Drinking wine out of a cup – Fourth of July edition

I’m just back from a few days in the woods, largely free of wifi and cell phone access. One evening, after a day of swimming and fishing, we were able to relax with some relatives and a glass of wine. Or perhaps I should say a cup of wine since the cabin where we were staying didn’t have any wine glasses. I uncorked a 2006 “La Croix Picot,” a Savennieres from Domaine Jo Pithon, poured it into 16-ounce green glasses, and passed them around. Even our two-year-old son laughed at the lack of wine glasses!

The assembled crew thought it was a terrific wine, despite the lack of stemware, with good acidity, white flowers and a dry honeycomb note. I guess sometimes the glassware can’t hold a good wine back. Did you have any wine in extreme circumstances over the Fourth?

Unfortunately, even with stemware, it would be hard to replicate the tasting since Domaine Jo Pithon no longer exists. The man, Jo Pithon, however does still exist and is now making wine under the label Pithon-Paillé with his step-son Joseph.

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10 Responses to “Drinking wine out of a cup – Fourth of July edition”

  1. Wisconsin wine! the whites were actually pretty good. They grow a bunch of weird varietals. But mostly lots of New Glarus beers and Carr Valley cheese! Extreme: rumors of a cougar in the area! and not the courtney cox kind but a real live mountain lion.

  2. Just wrote about the new Pithon-Paille wines for an upcoming post @32NaturalDays, really love the Pithon’s perseverance. Surprisingly, the new wines have been slow to filter into shops and lists in the SF area. I just noticed online that the Chinon is in LA; I was with Joseph when he selected the grapes.

  3. Disclaimer: Whenever I’m officially tasting, taking notes, and evaluating a wine for the blog, I use proper stemware.

    However, with leftovers, all bets are off. On the Fourth I happened to combine the last inch or so from three bottles of Riesling into one jelly jar. Cold, crisp, and refreshing, and I ended up with a nice semi-dry blend.

    When I was doing a lot of business travel I kept an unbreakable polycarbonate tumbler in my suitcase, and often used that for enjoying a glass of wine in the hotel room. It holds about half a litre and has enough room for swirling and sniffing properly. I still enjoy it for enjoying the last glass of wine from a bottle a few hours after dinner.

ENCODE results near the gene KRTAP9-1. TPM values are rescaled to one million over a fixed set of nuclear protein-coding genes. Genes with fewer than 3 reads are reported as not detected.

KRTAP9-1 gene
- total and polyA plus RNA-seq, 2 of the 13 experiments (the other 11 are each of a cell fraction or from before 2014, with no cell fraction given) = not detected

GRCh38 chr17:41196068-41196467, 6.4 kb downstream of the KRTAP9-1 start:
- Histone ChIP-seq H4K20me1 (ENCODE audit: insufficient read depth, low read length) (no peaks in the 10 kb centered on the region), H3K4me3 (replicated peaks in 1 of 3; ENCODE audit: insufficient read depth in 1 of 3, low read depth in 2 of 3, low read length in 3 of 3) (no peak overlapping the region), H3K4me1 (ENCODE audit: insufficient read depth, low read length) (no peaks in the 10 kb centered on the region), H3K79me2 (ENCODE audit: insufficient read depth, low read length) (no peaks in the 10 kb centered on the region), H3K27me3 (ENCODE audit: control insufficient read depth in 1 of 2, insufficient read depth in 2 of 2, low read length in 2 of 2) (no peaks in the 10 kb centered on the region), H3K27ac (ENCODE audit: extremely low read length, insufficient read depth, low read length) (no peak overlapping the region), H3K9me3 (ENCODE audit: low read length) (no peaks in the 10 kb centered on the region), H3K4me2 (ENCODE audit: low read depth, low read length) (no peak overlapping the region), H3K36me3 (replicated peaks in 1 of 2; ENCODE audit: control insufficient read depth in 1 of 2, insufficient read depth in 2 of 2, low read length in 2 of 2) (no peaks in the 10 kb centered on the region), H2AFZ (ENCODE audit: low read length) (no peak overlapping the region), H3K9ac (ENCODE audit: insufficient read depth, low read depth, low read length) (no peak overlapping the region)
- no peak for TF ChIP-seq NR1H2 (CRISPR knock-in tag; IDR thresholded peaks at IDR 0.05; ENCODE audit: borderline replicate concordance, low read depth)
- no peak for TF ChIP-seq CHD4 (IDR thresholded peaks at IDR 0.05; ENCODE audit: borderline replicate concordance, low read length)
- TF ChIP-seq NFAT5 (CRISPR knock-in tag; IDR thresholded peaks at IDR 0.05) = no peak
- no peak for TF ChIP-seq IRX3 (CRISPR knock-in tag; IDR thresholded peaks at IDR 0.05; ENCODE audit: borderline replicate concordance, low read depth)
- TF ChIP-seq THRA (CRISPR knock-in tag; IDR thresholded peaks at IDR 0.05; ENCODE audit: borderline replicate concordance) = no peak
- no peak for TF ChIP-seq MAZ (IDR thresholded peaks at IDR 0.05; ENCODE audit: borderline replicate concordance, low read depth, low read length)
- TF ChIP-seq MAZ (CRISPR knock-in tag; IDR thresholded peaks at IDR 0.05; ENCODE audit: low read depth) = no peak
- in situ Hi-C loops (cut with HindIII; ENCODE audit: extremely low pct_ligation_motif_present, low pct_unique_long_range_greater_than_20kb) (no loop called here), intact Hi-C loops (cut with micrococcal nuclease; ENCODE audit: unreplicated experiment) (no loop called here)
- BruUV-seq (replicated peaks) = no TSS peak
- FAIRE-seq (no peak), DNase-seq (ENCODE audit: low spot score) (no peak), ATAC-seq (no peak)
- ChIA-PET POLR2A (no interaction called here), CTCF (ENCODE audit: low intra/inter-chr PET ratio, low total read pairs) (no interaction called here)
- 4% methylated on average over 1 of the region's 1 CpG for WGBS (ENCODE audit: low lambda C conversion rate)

4. Sometimes a great wine will still shine in less than perfect glassware. And please excuse me for the shameless plug but i just discovered the GoVino wine glasses that you can take anywhere and they act like stemless crystal.

    It’s worth a look if you’re prone to wanting wine in remote places. http://www.govinowine.com

  5. Ive worked in the business for over 16 years, have a professional tasting glass, Riedel and Speigelau glassware at home, serve wine in Riedel glasses at work. This 4th, on the beach at Coney Island, I enjoyed a crisp Sauvignon Blanc from Chile, from a plastic cup. It was Heaven. I am not fancy when it comes to glassware, and have been known to drink wine from coffee cups,plastic cups, beer mugs, whatever is available. As soon as they make a grown up sippy cup, I’ll drink out of that too. Of course, I already have fashioned a grown up sippy cup out of a fancy pomegranate water bottle for concerts in the park, and parties where I know only beer will be served, and wine which I cannot bring myself to drink. That way I dont offend the host, and Im reducing my carbon footprint by recycling 😀

  6. Hi Jesse – I look forward to your posting on Pithon–Paille!

    LJH – cougar, funny! Glad you found something good. Hybrids, perhaps?

    Benito – Blending seminar?

    M. Levy – Excellent!

  7. No strange containers on the 4th. But I have been known to drink a premium Oakville Cabernet sauvignon through a straw at one particular Christmas party…it just seemed more ladylike than swigging it!

  8. I had a similar experience. I brought a bottle of Brancott Sauvignon Blanc in the luggage to have after the opera in Santa Fe.but didn’t want to bring wine glasses. We asked for wine glasses at our hotel, but they never came. So we used the hotel’s glasses which were lovely: pebbled with a blue rim and we thought the wine was perfect.

  9. Momofuku Noodle Bar: we had a very average Pizy Sauvignon Blanc 09 (Touraine, France), a wine that you can pick up in a Paris supermarket for about 5 euros, but cost $40 at Momofuko’s – served in a glass tumbler. Not a wine glass on site. What’s with that?

    I could argue that the wine wasn’t worth stemware in the first place, but if a customer is being charged $40 for a wine in a noodle bar, then they should at least be given real glasses.

    But then staff wear the same sweaty t-shirts and shorts they wear all day, so what should we expect. Shows a complete disrespect for the customers. And the food wasn’t even very good. The popularity of the place is mindboggling.

  10. a glass of wine


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